English and Spanish
- BBC -
Former Bosnian Serb leader Radovan
Karadzic has long been one of the most wanted men in the world.
His arrest has come after nearly 13 years
on the run - during which time Serbia has come under increasing
international pressure to catch him.
Accused of leading the slaughter of
thousands of Bosniaks and Croats, he has twice been indicted by the
United Nations war crimes tribunal in The Hague.
The UN says his forces killed at least
7,500 Muslim men and boys from Srebrenica in July 1995 as part of a
campaign to "terrorise and demoralise the Bosnian Muslim and Bosnian
He was also charged over the shelling of
Sarajevo, and the use of 284 UN peacekeepers as human shields in May and
After the Dayton accord that ended the
Bosnian war, the former nationalist president went into hiding -
possibly in the mountainous south-eastern area of the Serb-controlled
part of Bosnia, protected by paramilitaries.
"If The Hague was a real juridical body I would be ready
to go there... but it is a political body that has been
created to blame the Serbs" -
International pressure to capture Mr
Karadzic mounted in spring 2005, when several of his former generals
surrendered, and a video of Bosnian Serb soldiers shooting captives from
Srebrenica shocked television viewers in former Yugoslavia.
Belgrade announced several arrests in
connection with the video, which was first shown during the war crimes
trial of former Yugoslav President Slobodan Milosevic.
In early 2007, Nato troops in Bosnia-Hercegovina
raided the homes of Mr Karadzic's children, saying they believed Sasa
and Sonja Karadzic to be part of a network supporting their father.
Mr Karadzic has denied the charges
against him and refused to recognise the legitimacy of the UN tribunal.
"If The Hague was a real juridical body I
would be ready to go there to testify or do so on television, but it is
a political body that has been created to blame the Serbs," he told the
UK-based newspaper The Times in February 1996.
'Head of state'
Mr Karadzic was born in 1945 in a stable
in Savnik, Montenegro.
Publishes collection of poetry
Graduates in medicine
Becomes team psychologist for Red Star Belgrade football
Becomes president of SDS party
His father, Vuk, had been a member of the
Chetniks - Serb nationalist guerrillas who fought against both Nazi
occupiers and Tito's communist partisans in World War II - and was in
jail for much of his son's childhood.
His mother, Jovanka Karadzic, described
her son as loyal, and a hard worker who used to help her in the home and
in the fields. She said he was a serious boy who was respectful towards
the elderly and helped his school friends with their homework.
In 1960 he moved to Sarajevo, where he
later met his wife, Ljiljana, graduated as a doctor, and became a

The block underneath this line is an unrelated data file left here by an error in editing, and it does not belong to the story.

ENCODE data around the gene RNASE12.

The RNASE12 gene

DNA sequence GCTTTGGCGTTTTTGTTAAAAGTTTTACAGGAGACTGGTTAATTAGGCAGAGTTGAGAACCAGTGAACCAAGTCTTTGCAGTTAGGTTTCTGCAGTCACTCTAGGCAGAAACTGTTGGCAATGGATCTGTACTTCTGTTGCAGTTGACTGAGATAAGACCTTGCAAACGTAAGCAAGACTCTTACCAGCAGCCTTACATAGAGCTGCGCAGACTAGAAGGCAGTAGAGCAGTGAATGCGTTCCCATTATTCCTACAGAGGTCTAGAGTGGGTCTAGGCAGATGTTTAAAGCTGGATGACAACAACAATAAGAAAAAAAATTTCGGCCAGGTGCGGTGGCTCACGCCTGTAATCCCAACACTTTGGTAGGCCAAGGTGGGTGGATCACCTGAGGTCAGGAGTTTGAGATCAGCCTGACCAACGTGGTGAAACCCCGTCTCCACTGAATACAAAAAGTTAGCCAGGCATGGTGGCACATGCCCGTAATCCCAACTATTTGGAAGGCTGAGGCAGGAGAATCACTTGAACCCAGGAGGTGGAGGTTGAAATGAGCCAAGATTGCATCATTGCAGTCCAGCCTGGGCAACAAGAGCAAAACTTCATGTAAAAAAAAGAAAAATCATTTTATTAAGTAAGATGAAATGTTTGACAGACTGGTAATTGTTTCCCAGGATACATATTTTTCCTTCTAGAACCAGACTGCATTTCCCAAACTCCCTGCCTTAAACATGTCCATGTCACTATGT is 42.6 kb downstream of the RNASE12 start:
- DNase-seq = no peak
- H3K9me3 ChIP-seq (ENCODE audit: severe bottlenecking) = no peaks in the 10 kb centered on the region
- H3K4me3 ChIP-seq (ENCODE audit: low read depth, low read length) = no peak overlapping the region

psychiatrist in a city hospital.
He also became a poet and fell under the
influence of the Serb nationalist writer Dobrica Cosic, who encouraged
him to go into politics.
Years later, after working briefly for
the Green Party, he helped set up the Serbian Democratic Party (SDS) -
formed in 1990 in response to the rise of nationalist and Croat parties
in Bosnia, and dedicated to the goal of a Greater Serbia.
Less than two years later, as Bosnia-Hercegovina
gained recognition as an independent state, he declared the creation of
the independent Serbian Republic of Bosnia and Hercegovina (later
renamed Republika Srpska) with its capital in Pale, a suburb of
Sarajevo, and himself as head of state.
Mr Karadzic's party, supported by Serbian
leader Slobodan Milosevic, organised Serbs to fight against the Bosniaks
and Croats in Bosnia.
A vicious war ensued, in which Serbs
besieged Sarajevo for 43 months, shelling Bosniak forces but also
terrorising the civilian population with a relentless bombardment and
sniper fire. Thousands of civilians died, many of them deliberately
Serb forces - assisted by paramilitaries from Serbia proper - also
expelled hundreds of thousands of Bosniaks and Croats from their homes
in a brutal campaign of "ethnic cleansing". Numerous atrocities were
documented, including the widespread rape of Bosniak women and girls.
Reporters also discovered Bosnian Serb
punishment camps, where prisoners-of-war were starved and tortured.
War crimes were also committed against
Serb civilians by the Bosnian Serbs' foes in the bitter inter-ethnic war
- Europe's bloodiest since World War II.
Mr Karadzic was jointly indicted in 1995
along with the Bosnian Serb military leader, Ratko Mladic, for alleged
war crimes they committed during the 1992-95 war.
He was obliged to step down as president
of the SDS in 1996 as the West threatened sanctions against Republika
Srpska, and later went into hiding.
While on the run, he managed to get a
book published in October 2004 by a former associate, Miroslav Toholj.
Miraculous Chronicles of the Night, set in 1980s Yugoslavia, tells the
story of a man jailed by mistake after the death of former Yugoslav
strongman Josip Broz Tito.
In May 2005, investigators reported two separate
sightings of Radovan Karadzic - allegedly with his wife Ljiljana in
south-eastern Bosnia and then with his brother Luka in Belgrade - as his
mother was dying of cancer in Niksic, Montenegro.